Now in Stores: Scarface (Anniversary Edition), Bend It Like Beckham, Nowhere in Africa and Warner Classics
Scarface (Anniversary Edition) When Al Pacino whipped out a gun and shouted "Say hello to my little friend," who knew he'd be influencing bad boys of tomorrow?
"I've watched this movie 63 times," says Sean "P. Diddy" Combs, who joins Snoop Dog, Jay-Z and other notorious bad boys in Def Jam Presents: Origins of a Hip-Hop Classic, one of five featurettes offered in this 20th anniversary edition of Scarface.
In its day, the tale of Cuban immigrant Tony Montana's reign as Florida's cocaine king pushed the limits on R-rated blood and gore, with the f-word being uttered a then-record 206 times.
While Scarface might have been a mixed success in its initial release, the gangster flick has gone on to become one of the top 10 all-time cult movie hits, according to Entertainment Weekly, and the new edition seeks to offer some perspective.
"Montana is an antihero with whom contemporary kids can identify," says director Brian De Palma, explaining Scarface's lasting influence.
"He's about greed, power and self-destruction in the land of opportunity," says De Palma. "The movie has become the On the Waterfront of this generation — and Pacino is their Brando."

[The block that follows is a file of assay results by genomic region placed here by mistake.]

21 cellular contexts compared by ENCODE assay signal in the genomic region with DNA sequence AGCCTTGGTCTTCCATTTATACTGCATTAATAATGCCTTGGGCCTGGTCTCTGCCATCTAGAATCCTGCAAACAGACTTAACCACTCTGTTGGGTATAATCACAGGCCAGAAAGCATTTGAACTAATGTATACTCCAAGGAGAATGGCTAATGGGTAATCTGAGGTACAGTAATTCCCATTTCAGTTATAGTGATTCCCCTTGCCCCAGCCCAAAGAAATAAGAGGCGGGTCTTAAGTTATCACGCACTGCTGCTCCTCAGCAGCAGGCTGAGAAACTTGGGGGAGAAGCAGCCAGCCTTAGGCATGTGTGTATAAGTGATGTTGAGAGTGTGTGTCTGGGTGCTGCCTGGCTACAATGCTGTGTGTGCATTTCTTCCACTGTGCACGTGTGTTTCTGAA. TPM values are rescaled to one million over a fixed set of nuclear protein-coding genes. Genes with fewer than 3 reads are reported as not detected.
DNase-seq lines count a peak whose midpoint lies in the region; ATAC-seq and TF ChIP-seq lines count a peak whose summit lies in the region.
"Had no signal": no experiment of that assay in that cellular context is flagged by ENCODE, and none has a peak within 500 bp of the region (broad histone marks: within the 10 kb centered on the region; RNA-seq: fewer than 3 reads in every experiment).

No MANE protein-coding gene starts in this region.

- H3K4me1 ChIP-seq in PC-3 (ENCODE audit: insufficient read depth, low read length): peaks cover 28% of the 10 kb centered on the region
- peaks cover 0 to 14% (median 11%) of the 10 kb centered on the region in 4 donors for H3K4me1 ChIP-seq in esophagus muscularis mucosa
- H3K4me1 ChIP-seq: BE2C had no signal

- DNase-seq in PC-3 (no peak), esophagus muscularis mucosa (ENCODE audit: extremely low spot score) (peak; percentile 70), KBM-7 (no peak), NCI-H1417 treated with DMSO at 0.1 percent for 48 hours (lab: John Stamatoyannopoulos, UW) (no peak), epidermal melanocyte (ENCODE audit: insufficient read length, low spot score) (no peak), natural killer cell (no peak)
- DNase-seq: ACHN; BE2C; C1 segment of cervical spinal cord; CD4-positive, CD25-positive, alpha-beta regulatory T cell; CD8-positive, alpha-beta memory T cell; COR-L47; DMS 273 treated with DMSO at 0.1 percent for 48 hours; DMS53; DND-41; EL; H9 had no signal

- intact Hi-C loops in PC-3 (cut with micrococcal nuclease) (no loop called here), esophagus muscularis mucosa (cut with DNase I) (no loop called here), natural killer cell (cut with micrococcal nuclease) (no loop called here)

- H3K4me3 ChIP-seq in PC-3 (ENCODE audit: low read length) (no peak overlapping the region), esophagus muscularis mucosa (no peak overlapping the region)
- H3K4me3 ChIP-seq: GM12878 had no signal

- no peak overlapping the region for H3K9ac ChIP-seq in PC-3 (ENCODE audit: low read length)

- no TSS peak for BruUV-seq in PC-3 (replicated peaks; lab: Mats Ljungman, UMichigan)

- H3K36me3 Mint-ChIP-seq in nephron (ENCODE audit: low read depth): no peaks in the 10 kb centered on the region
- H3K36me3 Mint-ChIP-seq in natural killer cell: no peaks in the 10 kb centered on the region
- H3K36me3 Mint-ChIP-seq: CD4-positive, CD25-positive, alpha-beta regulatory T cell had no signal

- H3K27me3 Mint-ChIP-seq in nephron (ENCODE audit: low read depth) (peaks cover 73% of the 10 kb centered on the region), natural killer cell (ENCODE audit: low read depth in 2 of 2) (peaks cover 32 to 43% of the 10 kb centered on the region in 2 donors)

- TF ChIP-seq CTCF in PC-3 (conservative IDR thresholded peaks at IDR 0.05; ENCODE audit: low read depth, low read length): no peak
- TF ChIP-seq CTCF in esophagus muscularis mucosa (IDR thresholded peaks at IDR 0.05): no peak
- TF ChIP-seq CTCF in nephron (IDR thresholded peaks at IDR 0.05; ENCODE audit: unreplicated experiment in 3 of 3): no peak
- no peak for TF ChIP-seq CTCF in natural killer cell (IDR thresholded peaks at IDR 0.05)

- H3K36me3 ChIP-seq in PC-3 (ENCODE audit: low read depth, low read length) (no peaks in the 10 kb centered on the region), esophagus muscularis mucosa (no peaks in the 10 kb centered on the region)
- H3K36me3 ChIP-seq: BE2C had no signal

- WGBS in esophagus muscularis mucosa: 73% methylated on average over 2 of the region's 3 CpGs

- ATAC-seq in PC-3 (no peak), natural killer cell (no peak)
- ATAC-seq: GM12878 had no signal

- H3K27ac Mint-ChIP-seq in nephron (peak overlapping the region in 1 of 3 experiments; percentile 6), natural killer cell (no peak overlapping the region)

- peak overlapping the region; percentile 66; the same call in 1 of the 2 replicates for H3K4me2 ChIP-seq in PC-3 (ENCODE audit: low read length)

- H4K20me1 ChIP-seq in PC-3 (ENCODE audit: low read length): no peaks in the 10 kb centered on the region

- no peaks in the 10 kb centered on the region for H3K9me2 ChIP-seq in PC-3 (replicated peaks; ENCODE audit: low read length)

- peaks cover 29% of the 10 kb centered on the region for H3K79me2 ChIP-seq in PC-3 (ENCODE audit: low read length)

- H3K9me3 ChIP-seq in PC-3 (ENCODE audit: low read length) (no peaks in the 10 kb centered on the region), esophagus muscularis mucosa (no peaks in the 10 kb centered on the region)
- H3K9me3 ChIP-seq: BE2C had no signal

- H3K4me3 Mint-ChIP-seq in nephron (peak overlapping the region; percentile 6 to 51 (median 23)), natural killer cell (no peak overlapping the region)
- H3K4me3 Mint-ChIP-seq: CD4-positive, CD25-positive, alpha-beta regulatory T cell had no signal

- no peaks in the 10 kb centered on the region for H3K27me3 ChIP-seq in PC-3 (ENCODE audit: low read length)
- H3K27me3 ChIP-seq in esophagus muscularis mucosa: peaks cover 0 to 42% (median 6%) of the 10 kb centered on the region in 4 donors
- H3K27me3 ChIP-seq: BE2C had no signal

Scarface was an update of a 1932 film based on Al Capone. Screenwriter Oliver Stone says that he found himself so entrenched in the Miami drug scene while researching the script that he had to flee to Paris for safety.
Reflecting on the cultural significance of Scarface, it also bears mentioning what it meant to the career of Michelle Pfeiffer, who had only been known for her performance in the legendary stinker Grease 2. After a turn as Montana's cocaine-addled trophy bride, she went on to earn three Oscar nominations.
The best laugh in this package might be a montage contrasting the cinematic release with the sanitized TV version, wherein an immigration officer asks Montana, "Where'd you get the beauty scar, tough guy? Eating pineapple?"
Bend It Like Beckham If you're craving an extra dose of motherly criticism, you'll find it in the DVD release of Bend It Like Beckham, this year's answer to My Big Fat Greek Wedding.
This feel-good movie is the story of Jess Bharma, who is being raised by her conservative Indian parents to cook well, find a husband and become a homemaker. But this British teenager dreams of becoming a pro soccer player, just like her inspiration, football star David Beckham.
"If he's so special, why doesn't that spicy girl of his do something about his hair?" Jess's mother says, in a tirade over the celebrity athlete and his wife, Victoria, formerly Posh Spice.
It's worth noting that Bend It Like Beckham comes out on DVD following the collapse of professional women's soccer in America. Nevertheless, the film hasn't lost its humor, nor does British-born writer-director Gurinder Chadha at all sacrifice her Indian heritage, calling the movie "semi-autobiographical."
In a 14-minute featurette, "Who Wants to Cook Aloo Gobi?," Chadha laughs through her attempt to cook a traditional Indian meal, as her mother and aunt chide her to peel potatoes.
The film's big wedding sequence is largely filled out by her family, who have clearly accepted that she's not a stay-at-home mom.